COPAC Executive Manager, Jane Cherry, said the organisation was calling for a "deep and just transition" that would ensure that workers who previously worked on coal mines would be skilled to work in sustainable energy.

"We also don't want power to be transferred from one big multinational corporation to another one that owns solar energy … We want workers to benefit from these sustainable alternatives," she said.

Cherry said COPAC was currently drafting a People's Climate Justice Charter that it hoped would eventually be adopted in Parliament.

"We are currently hosting roundtable talks with different groups … We recently had one with drought affected communities and we're still going to have talks with students, organisations, youth, labour and the media," she said.

This was to table the various groups' demands and include it in the document.

The memorandum was accepted and signed by Calvin Humbles from the office of the President. He said it would be acknowledged within seven days.

Someone from the crowd shouted: "That's not enough … Our President was on the board of Lonmin so how can we trust him to care about the environment?"

To which Humbles responded: "Let's wait and see."

Ruby Sampson is a grade 12 learner from Wynberg Girls High. (Ashraf Hendricks, GroundUp)

She is one of the founders of the African Climate Alliance (ACA) and head of ACA's youth wing. After the protest in March, Samoson said that they heard nothing from government.

She said that although the first protest was "fantastic", they didn't really achieve much. This time they are marching and going to hand over a list of demands "from the youth of South Africa to government".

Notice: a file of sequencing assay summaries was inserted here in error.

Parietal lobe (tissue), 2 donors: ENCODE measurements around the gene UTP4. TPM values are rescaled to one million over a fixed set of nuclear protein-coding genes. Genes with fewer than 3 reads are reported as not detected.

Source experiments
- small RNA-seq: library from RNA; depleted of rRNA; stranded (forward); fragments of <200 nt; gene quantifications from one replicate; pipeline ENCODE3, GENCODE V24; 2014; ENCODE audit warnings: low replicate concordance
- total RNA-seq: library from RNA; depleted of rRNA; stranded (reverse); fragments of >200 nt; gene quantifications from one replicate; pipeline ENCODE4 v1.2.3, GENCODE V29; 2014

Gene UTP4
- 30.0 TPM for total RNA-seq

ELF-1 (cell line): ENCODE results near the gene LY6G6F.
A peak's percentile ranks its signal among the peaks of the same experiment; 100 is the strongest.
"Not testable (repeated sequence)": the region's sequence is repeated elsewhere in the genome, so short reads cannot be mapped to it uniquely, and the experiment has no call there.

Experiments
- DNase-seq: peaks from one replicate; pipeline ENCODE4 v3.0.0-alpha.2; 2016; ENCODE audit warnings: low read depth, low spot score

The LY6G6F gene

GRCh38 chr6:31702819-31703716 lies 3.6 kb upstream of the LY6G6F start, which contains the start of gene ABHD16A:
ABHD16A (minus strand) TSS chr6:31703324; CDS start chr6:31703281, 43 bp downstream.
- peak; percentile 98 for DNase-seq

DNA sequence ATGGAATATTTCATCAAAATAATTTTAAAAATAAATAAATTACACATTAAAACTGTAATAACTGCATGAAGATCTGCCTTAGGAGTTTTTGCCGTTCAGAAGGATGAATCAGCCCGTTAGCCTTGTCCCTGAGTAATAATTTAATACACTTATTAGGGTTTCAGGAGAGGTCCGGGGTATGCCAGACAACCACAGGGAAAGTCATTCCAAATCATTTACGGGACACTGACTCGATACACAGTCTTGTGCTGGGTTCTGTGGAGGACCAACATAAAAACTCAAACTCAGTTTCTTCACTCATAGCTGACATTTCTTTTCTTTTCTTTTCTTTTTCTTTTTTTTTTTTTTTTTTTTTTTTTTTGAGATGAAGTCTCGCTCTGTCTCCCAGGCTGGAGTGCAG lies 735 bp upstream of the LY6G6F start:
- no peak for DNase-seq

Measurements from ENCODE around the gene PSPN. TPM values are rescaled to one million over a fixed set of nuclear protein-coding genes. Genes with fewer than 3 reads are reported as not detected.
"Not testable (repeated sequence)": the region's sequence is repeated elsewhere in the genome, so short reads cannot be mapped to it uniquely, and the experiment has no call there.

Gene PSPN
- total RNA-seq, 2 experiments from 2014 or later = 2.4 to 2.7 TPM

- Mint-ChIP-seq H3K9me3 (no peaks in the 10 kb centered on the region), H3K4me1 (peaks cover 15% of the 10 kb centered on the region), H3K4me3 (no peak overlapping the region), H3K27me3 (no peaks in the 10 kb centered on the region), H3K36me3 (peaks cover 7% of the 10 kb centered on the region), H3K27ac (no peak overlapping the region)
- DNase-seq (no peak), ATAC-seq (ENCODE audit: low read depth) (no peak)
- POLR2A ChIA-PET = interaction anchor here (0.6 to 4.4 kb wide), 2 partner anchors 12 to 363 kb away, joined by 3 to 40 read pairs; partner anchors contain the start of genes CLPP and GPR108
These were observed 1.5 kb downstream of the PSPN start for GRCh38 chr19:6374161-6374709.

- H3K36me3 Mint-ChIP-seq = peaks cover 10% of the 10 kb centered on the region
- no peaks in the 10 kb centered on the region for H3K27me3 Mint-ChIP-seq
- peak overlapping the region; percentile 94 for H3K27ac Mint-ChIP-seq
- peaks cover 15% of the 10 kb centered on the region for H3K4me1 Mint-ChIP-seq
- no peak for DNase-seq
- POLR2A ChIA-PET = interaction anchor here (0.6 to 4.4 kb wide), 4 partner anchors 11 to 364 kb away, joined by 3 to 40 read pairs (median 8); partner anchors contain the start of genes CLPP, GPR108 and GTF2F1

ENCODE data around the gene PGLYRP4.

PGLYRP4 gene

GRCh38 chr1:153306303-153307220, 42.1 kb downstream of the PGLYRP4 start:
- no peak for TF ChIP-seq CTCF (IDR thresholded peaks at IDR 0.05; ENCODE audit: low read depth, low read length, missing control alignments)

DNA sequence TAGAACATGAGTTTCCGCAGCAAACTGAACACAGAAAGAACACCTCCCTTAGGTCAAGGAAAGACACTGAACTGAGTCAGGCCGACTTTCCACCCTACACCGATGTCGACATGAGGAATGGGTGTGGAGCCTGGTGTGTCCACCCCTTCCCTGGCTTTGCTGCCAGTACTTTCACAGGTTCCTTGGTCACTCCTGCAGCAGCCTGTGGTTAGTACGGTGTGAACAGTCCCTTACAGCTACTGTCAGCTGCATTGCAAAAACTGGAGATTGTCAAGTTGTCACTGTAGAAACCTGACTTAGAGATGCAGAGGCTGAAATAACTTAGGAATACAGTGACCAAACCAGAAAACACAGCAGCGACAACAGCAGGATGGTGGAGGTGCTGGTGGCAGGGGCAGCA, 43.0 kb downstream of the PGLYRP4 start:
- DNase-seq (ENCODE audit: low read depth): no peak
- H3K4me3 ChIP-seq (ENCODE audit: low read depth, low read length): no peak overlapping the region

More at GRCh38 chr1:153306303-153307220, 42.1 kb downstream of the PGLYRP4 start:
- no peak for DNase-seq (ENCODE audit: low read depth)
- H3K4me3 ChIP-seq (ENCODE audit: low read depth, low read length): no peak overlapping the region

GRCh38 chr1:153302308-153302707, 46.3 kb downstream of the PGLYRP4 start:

Nicole Anthony (left) and her friend Widaad Abrahams from Lotus High joined the protest. (Ashraf Hendricks, GroundUp)

Anthony, who is 16 and in grade 10, said that she joined the protest because "we are the future". Anthony said that if nothing changes there will be no food and "we will die".

When questioning Anthony on why there aren't many adults at the protests she said that "they already got their time". "We are the next generations," she said. 

"I want change," said Zaahir Jacobs, a 13-years-old Grade 7 pupil from Littlewood Primary School in Mitchells Plain. (Ashraf Hendricks, GroundUp)

Jacobs said that we need renewable resources in our lives like "sun and wind power". Jacobs said adults don't realise the importance of the climate crises. He said that he wants adults to stand with the youth. 

Lily Shaw said that she isn't attending school anymore because she is on a "permanent climate strike". (Ashraf Hendricks, GroundUp)

Shaw is 13 and a youth organiser for Extinction Rebellion Mzanzi. This is her 24th week on a climate strike since the start of the year. Shaw said that if she does nothing for her future "I'm going to be extinct as well as all of the other humans and most of the species".

Shaw said that climate change has become popular in the media but "when it actually matters, we're not really not doing anything about it". 

Sasha Rodenacker, a 16-year-old grade 11 learner from Herzlia High, said that the protest was incredibly important because it was run by the youth. (Ashraf Hendricks, GroundUp)

"We want a place to live as well," he said.

Rodenacker said that the youth are mostly active in this fight against climate change because "we are going to be living here so much longer than adults are".

Rodenacker said there were still a considerable number of people who denying climate change, or who don't care, but "this issue is seriously going to affect you at some point". "It's better to start acting now, when we can maybe still do something".